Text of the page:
DUBAI: Meydan Racecourse hosts a matinee meeting on Saturday with the first of eight races due off at 4 p.m. The afternoon is highlighted by the Zayed Sports City Trophy, a 1400m turf handicap with the maximum allowed field of 16 declared.
It may not be a Dubai World Cup Carnival fixture, but South African Mike de Kock has five runners on the card, including Dream Dubai, who is conceding weight to his 15 rivals in the feature. To be ridden by Pat Cosgrave, he has not run for 343 days after having raced three times for the handler last year. Previously, he was being prepared in England by Sylvester Kirk, registering his only career victory, which came on debut in March 2016 on the all-weather at Lingfield.
De Kock said: “He did not really fire in his three outings last year, but is ready for this comeback and we think this 1400m is his best trip.”
Salem bin Ghadayer is enjoying a fine season and relies on Mind That Boy, who will be having just his second turf outing for the yard having joined them for the 2016 Dubai World Cup Carnival. The 6-year-old missed the whole of last season and his best of five runs this term was over 1400m on the Meydan dirt surface in December.
“We are hoping reverting to turf will help him and the trip should suit,” bin Ghadayer said. “He has been working well”
Champion trainer Doug Watson introduces Pillar of Society to the local racing scene, alongside Ejaaby, a 1200m turf winner at the previous Meydan Saturday fixture a fortnight ago. That was just his second UAE outing and only eighth in total, while Pillar of Society, the mount of Pat Dobbs, arrives as a dual 1600m winner for Richard Hannon in England.
“Pillar of Society is a nice new horse in the yard who has been pleasing us,” Watson said. “We think conditions will suit him and it will be interesting to see how he goes in such a competitive race. He is drawn high enough, in ten, but Ejaaby is actually in 12 which is not ideal but he has come out of that win very well. He won over 1400m in England so the extra 200m should not be an issue.”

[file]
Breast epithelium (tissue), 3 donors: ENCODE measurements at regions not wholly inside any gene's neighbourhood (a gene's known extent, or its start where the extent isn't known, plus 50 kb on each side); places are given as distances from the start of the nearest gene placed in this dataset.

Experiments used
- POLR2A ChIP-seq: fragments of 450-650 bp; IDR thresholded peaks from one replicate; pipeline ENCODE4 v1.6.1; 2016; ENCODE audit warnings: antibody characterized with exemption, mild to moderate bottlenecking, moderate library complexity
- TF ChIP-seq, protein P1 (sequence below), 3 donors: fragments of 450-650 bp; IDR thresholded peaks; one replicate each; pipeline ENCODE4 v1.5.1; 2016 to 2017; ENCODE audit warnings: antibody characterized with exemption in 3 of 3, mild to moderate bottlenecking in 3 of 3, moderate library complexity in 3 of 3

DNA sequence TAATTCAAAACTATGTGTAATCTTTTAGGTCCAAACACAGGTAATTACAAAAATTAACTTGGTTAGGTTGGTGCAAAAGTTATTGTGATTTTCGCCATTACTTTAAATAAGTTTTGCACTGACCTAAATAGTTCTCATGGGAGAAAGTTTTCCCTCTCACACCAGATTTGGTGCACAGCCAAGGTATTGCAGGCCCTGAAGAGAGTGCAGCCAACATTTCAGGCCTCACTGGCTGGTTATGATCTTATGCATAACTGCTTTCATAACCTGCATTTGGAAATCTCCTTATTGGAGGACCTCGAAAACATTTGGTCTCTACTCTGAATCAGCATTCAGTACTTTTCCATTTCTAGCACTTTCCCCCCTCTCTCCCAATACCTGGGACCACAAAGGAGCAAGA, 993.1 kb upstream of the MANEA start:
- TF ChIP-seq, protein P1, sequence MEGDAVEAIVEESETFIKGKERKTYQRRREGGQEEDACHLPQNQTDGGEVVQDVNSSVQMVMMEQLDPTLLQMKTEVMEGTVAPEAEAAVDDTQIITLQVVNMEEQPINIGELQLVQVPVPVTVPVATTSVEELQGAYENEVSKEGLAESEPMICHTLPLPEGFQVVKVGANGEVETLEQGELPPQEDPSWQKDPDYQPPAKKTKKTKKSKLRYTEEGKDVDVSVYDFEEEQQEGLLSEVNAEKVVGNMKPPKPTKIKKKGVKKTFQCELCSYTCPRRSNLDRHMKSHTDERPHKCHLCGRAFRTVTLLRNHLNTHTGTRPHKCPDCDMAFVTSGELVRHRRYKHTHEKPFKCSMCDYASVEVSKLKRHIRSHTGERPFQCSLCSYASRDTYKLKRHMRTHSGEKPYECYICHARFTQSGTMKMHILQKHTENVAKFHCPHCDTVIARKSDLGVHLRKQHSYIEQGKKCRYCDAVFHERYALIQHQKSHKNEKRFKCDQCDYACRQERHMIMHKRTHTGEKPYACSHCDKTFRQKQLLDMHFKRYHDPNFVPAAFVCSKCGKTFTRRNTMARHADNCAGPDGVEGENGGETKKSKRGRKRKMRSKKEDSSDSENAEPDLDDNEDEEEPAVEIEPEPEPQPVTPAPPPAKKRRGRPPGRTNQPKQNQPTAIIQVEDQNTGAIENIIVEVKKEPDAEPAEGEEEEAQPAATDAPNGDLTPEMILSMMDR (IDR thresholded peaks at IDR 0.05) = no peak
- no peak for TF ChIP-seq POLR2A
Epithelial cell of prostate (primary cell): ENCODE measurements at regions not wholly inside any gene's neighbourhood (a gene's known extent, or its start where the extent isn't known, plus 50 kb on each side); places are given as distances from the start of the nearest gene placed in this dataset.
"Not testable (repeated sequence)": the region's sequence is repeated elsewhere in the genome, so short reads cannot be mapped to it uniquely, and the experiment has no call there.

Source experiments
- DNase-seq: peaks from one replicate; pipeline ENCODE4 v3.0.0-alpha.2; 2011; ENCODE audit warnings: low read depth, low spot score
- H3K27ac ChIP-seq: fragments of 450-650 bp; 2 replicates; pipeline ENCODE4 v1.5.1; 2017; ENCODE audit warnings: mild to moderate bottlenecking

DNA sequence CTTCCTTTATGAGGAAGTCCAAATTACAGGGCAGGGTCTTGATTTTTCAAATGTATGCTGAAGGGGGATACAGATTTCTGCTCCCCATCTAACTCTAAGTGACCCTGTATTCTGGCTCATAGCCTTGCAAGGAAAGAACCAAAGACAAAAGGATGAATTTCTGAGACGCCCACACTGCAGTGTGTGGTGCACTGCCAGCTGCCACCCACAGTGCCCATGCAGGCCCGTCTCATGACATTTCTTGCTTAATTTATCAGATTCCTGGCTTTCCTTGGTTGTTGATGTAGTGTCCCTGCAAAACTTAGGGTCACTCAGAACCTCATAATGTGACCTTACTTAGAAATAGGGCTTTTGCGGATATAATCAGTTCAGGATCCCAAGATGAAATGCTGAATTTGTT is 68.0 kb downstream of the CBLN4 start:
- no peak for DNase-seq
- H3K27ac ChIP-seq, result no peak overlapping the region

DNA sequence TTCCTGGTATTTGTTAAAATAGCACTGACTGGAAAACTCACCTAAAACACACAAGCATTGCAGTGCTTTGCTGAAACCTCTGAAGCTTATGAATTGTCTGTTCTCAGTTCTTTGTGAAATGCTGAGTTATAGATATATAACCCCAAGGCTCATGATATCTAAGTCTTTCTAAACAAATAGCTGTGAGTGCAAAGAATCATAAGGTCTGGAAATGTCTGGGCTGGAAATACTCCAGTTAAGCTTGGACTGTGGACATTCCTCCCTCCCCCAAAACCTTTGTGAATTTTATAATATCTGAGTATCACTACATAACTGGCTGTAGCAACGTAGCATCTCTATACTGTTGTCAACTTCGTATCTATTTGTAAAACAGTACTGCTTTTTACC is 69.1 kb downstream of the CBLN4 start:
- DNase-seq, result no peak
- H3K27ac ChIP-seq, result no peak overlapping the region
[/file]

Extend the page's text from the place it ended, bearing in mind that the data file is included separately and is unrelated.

Ejaaby was chased home last time by the Satish Seemar pair of Ejbaar and Riflescope, both in opposition again for a trainer who saddles five in the race, including last year’s winner, Pupil. Of the quintet, Richard Mullen elects to ride Riflescope with Antonio Fresu aboard Pupil.
Trained by Ali Rashid Al Rayhi, Portamento seemingly faces his easiest task since leaving Godolphin and ran well in last week’s Jebel Ali Mile until badly hampered. Tadhg O’Shea has been aboard for all five starts since he joined Al Rayhi and is so again.
“He works like a good horse and has faced some stiff tasks this season,” O’Shea said. “Hopefully he can produce what he shows us at home on the track on Saturday, in which case he must have a good chance.”
De Kock won the 1200m dirt handicap, the Mubadala Petroleum Trophy, on last year’s card with Alareef, who will bid to repeat that victory under Jim Crowley. The trainer will also be hoping Baroot can go one better than 12 months ago, when beaten just a head in the 1800m turf handicap, the Mubadala Champions Cup.
“Both have had a run two weeks ago, which they needed and have improved from,” de Kock said. “Proven under the conditions and with those outings behind them, we think they should be thereabouts.”
The fourth race on the card is an intriguing 1600m event on the dirt track for 3-year-olds. Led by the cleverly named Roy Orbison, who exits a good third last week over 1400m, the ADSB Trophy also features the debut of promising Doug Watson trainee Big Brown Bear, a son of Tiznow and half-brother to four winners from five starters, as well as the return of well-regarded de Kock trainee Pertinacious, who returns to the dirt after a grass try that went awry on Jan. 20. Sports Desk